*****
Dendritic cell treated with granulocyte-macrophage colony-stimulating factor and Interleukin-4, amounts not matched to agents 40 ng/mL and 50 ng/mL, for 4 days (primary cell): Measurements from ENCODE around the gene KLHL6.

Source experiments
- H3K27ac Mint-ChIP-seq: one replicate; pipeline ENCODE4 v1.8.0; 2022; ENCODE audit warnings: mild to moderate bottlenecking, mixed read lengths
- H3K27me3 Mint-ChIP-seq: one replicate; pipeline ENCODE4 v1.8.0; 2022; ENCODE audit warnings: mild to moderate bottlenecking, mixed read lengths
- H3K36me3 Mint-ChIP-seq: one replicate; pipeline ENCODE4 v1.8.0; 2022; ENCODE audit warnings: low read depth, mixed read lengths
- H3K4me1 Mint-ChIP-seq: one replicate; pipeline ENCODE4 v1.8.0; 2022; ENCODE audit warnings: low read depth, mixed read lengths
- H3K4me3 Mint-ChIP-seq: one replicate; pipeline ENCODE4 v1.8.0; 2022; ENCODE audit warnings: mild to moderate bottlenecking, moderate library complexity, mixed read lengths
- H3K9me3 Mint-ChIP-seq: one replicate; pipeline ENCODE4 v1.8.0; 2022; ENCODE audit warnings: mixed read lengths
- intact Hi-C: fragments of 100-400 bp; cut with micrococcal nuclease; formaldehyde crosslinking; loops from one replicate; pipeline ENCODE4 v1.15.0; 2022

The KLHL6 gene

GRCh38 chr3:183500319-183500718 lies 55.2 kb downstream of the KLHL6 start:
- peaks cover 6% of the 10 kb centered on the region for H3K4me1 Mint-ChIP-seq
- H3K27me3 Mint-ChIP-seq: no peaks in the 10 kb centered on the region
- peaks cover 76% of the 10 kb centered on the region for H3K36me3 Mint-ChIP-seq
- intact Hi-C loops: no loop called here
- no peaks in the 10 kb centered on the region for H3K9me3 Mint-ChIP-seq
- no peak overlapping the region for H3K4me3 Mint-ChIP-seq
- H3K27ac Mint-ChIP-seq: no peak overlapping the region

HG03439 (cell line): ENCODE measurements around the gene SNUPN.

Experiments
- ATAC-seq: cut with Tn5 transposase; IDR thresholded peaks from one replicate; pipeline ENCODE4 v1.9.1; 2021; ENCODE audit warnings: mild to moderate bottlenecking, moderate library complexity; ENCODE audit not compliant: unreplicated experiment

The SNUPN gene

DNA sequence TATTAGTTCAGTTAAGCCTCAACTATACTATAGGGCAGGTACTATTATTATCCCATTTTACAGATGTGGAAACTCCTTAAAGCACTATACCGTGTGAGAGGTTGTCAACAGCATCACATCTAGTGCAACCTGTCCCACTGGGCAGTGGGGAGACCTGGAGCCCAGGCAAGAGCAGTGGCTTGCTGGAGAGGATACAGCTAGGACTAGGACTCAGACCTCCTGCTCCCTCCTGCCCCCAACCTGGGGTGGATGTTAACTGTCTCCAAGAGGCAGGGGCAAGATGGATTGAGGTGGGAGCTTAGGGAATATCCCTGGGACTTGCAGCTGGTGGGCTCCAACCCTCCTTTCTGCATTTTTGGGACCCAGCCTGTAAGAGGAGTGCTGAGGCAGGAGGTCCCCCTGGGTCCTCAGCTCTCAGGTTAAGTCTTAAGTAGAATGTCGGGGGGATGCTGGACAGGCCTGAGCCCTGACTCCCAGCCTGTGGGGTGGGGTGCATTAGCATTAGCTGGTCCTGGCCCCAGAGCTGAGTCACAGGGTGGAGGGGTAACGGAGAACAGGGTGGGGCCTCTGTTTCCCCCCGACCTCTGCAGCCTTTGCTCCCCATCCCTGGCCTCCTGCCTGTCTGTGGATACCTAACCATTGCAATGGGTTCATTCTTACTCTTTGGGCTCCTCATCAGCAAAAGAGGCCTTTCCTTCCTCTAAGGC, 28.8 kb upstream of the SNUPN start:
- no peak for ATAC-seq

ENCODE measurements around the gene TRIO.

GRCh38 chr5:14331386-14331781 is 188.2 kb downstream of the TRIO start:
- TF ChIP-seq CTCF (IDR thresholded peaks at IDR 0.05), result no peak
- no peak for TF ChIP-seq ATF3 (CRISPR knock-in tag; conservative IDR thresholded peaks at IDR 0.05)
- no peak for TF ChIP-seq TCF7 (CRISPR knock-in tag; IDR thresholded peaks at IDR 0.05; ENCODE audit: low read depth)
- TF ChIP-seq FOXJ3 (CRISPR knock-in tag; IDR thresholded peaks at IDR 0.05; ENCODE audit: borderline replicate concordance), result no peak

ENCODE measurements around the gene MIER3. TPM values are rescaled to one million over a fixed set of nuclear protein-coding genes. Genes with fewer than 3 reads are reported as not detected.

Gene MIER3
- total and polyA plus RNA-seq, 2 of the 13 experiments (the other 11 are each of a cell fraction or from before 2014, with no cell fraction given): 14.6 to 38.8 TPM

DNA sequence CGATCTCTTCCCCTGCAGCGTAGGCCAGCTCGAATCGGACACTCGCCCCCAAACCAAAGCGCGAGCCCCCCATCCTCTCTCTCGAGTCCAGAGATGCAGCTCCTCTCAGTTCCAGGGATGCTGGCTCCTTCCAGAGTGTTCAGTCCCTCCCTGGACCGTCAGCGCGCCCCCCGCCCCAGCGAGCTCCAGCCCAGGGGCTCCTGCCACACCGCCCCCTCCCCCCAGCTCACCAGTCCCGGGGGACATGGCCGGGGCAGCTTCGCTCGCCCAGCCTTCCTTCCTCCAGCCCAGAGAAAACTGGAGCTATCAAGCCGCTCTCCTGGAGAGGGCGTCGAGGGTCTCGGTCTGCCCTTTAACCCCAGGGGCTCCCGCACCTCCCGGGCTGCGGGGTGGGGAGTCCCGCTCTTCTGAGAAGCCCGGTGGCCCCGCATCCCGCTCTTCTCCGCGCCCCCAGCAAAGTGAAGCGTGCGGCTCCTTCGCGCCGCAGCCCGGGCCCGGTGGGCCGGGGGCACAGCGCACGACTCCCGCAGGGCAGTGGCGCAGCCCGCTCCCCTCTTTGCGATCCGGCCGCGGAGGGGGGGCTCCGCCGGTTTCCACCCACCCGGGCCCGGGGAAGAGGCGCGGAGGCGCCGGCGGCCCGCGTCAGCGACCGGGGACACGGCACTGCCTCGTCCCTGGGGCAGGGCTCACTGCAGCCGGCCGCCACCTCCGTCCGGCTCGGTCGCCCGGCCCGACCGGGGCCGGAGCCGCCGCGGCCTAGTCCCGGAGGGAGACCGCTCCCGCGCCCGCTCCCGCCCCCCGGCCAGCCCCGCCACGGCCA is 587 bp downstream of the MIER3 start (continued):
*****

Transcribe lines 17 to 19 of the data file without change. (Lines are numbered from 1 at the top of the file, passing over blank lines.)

- no peak overlapping the region for H3K4me3 Mint-ChIP-seq
- H3K27ac Mint-ChIP-seq: no peak overlapping the region

HG03439 (cell line): ENCODE measurements around the gene SNUPN.